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If I Only Bought Netflix a Decade Ago


Here’s a fun thought experiment. Suppose you had $15,000 to invest evenly in fifteen different companies back before the Great Recession. Then you let it ride through the market’s downturn, holding your investment instead of selling anything. How much would you have today?

Here is the answer:

 

net.PNG


Financial website How Much, took a look at some popular stocks in 2007 to find out how much a $1,000 investment in each would be worth now. It estimates a $1,000 investment in Netflix in 2007 would be worth $51,966 as of October 31 of this year, or more than 50 times as much.

This is a fun exercise, and you might ask yourself: if I had $100,000 10 years ago and put them into NFLX stock, I would have over five million dollars today. 

However, this is hindsight. NFLX was pretty much a startup 10 years ago. Would you be comfortable to put a significant amount of money into one startup company? And hold it through all drawdowns (NFLX had plenty, some of them as high as 30-40%)? For each Netflix, there are hundreds of startups that went out of business. Is it really risk you are willing to take?

Here is an excellent argument from Ryan Vlastelica, MarketWatch reporter:

 

Quote

This was in the fall of 2007. I was fresh out of college and had just started at my first full-time job, and I had the idea to save up $5,000 and invest it. My stock of choice was Netflix Inc.

To my surprise, my dad strongly cautioned me against it, and convincingly enough that I took his advice and bought some very boring index funds instead.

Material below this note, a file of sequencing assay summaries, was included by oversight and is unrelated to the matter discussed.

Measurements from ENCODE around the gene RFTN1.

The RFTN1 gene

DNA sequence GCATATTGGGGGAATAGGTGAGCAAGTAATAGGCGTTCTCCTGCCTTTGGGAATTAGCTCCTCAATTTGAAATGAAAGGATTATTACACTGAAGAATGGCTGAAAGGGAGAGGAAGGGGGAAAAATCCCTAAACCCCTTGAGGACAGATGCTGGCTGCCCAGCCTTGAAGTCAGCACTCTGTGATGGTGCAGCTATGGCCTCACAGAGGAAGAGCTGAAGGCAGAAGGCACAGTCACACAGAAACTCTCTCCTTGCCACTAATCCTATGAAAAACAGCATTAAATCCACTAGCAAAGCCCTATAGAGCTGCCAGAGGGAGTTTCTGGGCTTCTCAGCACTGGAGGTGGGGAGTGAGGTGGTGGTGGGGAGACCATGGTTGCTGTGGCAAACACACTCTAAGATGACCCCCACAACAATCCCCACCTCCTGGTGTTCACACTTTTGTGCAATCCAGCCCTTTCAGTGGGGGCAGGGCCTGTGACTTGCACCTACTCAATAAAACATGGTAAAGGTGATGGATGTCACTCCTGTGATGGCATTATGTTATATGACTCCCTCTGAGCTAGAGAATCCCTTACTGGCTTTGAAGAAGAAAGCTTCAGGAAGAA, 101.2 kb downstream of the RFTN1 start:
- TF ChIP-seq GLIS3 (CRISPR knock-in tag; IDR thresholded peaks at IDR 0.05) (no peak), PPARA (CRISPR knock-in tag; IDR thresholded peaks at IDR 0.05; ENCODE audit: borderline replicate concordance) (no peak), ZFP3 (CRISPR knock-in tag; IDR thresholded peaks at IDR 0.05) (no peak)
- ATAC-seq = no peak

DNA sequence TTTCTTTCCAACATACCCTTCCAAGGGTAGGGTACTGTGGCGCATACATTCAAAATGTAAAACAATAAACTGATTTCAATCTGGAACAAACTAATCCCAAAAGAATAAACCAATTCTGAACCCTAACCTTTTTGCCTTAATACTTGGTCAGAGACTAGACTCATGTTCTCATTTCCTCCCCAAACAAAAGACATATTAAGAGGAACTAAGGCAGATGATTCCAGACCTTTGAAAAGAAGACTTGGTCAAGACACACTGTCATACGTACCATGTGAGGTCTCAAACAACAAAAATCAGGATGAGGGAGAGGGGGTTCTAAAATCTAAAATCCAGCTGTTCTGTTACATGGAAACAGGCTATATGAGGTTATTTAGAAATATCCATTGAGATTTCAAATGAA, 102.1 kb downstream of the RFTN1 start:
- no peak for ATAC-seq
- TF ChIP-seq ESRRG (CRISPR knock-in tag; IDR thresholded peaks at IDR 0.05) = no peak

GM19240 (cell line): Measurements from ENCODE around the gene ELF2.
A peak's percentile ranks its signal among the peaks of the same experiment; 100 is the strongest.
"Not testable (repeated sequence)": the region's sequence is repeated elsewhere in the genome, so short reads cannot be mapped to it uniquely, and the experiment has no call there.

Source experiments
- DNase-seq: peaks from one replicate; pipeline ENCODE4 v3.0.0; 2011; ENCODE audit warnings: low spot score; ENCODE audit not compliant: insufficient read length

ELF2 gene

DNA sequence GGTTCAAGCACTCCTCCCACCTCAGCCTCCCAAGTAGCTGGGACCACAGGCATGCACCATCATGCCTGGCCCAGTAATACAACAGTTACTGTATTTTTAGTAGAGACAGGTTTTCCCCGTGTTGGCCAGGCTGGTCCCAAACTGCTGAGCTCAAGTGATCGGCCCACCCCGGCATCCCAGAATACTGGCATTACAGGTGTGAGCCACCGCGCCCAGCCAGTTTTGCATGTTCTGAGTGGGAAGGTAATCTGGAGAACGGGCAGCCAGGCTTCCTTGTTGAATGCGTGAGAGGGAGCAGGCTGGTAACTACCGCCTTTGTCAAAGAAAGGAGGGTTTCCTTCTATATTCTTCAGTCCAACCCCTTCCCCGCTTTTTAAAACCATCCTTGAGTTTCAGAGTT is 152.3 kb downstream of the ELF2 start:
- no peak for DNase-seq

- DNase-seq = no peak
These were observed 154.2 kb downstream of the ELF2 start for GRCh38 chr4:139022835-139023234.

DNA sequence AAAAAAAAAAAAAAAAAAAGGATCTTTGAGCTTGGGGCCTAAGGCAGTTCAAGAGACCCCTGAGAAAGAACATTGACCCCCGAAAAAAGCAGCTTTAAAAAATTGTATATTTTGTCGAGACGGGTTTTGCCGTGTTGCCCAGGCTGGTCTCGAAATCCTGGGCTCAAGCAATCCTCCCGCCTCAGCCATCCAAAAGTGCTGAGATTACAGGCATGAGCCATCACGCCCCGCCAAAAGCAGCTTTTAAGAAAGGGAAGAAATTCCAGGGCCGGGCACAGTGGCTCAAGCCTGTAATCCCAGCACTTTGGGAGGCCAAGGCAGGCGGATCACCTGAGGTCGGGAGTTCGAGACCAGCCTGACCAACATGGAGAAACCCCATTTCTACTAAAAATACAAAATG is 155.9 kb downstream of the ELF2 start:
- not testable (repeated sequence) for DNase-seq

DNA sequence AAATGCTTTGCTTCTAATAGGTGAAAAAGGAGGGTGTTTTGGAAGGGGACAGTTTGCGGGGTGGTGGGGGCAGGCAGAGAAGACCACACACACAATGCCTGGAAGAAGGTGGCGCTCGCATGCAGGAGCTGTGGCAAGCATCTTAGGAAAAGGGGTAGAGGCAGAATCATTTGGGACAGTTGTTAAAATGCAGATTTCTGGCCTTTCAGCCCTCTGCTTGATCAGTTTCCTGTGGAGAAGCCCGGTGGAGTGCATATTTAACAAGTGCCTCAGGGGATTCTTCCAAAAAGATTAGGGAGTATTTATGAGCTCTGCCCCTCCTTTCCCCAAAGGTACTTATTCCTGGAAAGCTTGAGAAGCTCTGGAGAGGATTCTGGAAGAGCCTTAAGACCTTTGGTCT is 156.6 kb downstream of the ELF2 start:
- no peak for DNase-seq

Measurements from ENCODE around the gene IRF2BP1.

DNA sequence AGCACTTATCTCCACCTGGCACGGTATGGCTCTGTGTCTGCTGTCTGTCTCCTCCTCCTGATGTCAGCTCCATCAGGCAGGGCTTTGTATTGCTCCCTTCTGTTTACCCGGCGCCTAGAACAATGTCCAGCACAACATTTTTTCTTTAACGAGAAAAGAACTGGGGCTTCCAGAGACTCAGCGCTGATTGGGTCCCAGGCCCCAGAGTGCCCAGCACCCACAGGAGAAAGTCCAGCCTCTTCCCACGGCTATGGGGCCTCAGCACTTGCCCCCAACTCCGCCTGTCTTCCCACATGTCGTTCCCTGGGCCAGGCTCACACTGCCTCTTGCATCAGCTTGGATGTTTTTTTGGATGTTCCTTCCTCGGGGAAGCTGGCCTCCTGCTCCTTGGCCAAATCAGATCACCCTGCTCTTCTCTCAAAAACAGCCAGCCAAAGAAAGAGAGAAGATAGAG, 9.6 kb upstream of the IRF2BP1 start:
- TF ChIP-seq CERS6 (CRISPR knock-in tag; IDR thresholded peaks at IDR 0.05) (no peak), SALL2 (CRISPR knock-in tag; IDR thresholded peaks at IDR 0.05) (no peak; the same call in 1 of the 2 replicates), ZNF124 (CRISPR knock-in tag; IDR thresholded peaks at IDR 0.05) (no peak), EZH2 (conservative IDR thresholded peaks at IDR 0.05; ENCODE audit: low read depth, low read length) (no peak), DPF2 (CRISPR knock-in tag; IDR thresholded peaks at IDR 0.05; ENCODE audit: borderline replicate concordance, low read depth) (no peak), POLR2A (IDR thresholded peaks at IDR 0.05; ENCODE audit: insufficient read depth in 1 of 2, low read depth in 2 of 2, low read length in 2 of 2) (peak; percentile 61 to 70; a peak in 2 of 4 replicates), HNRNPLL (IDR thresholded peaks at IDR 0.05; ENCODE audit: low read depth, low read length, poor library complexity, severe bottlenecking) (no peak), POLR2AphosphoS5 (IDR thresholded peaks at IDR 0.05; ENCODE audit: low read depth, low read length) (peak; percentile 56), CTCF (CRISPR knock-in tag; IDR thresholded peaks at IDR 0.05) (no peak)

My dad and I, we’re still close.

His argument had been simple: investing in single stocks is risky even if you’ve done your due diligence, so it’s better to diffuse that risk by investing in the broader market, which is almost guaranteed to go up over time (especially over my timeline of a then-21-year-old kickstarting a nest egg).

Ultimately it’s better to be talked out of a good investment than talked into a bad one, which means I view this missed opportunity as more of a “what if” scenario than a decision that put me on the path to ruin. And so, while I’m reluctant to admit this in print, where it can be easily pulled out at the next family reunion, it should be said: my dad was wrong, but he was also correct.

 
The investing insanity of trying to find the next Amazon has more to say about the same subject:

 

Quote

 

People waste way too much time looking for the next Amazon, but I get it, it’s part of what makes investing exciting. So if you’re going to search for a potentially life-changing investment, here are a few things to consider:
 

  • A lot of people spend their life looking for the next Amazon. Few people ever find it.
     
  • Sticking to a boring 60/40 portfolio is hard enough. Focus on getting the big things right.
     
  • If you can’t help yourself, limit yourself to a few speculative ideas a year. Two or three sounds about right.
     
  • Keep the amount you wager small. No more than 1% or 2% of your portfolio.
     
  • Earning 100% on a stock can be an emotional roller coaster. Earning 10,000% can lead to a lot of sleepless nights.
     
  • Let’s say you do find a unicorn; as the dollar amount you have invested grows, you become much more sensitive to drawdowns.
     
  • Just because you take big risks does not mean you’re entitled to big rewards.

 


Excellent advice. Please remember it next time you feel sorry for not investing in Netflix, Amazon or another hot name.

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